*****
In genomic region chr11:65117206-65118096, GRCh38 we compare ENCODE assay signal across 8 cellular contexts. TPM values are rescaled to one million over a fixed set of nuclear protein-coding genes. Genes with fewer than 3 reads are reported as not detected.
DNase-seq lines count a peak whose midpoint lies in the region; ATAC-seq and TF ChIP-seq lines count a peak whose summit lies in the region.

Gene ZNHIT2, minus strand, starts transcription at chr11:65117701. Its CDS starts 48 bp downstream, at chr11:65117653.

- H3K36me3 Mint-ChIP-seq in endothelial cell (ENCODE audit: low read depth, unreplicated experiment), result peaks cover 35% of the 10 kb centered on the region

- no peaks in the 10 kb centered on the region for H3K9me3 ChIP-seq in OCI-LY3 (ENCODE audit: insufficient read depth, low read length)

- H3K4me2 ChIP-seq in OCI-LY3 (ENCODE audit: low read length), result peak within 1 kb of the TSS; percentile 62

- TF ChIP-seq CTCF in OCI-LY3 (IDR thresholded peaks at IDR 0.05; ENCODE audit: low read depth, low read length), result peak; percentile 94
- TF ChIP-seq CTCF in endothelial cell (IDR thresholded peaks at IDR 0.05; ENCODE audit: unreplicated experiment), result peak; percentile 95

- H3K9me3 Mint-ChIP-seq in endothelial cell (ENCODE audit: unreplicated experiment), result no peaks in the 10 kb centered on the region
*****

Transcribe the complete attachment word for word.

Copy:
In genomic region chr11:65117206-65118096, GRCh38 we compare ENCODE assay signal across 8 cellular contexts. TPM values are rescaled to one million over a fixed set of nuclear protein-coding genes. Genes with fewer than 3 reads are reported as not detected.
DNase-seq lines count a peak whose midpoint lies in the region; ATAC-seq and TF ChIP-seq lines count a peak whose summit lies in the region.

Gene ZNHIT2, minus strand, starts transcription at chr11:65117701. Its CDS starts 48 bp downstream, at chr11:65117653.

- H3K36me3 Mint-ChIP-seq in endothelial cell (ENCODE audit: low read depth, unreplicated experiment), result peaks cover 35% of the 10 kb centered on the region

- no peaks in the 10 kb centered on the region for H3K9me3 ChIP-seq in OCI-LY3 (ENCODE audit: insufficient read depth, low read length)

- H3K4me2 ChIP-seq in OCI-LY3 (ENCODE audit: low read length), result peak within 1 kb of the TSS; percentile 62

- TF ChIP-seq CTCF in OCI-LY3 (IDR thresholded peaks at IDR 0.05; ENCODE audit: low read depth, low read length), result peak; percentile 94
- TF ChIP-seq CTCF in endothelial cell (IDR thresholded peaks at IDR 0.05; ENCODE audit: unreplicated experiment), result peak; percentile 95

- H3K9me3 Mint-ChIP-seq in endothelial cell (ENCODE audit: unreplicated experiment), result no peaks in the 10 kb centered on the region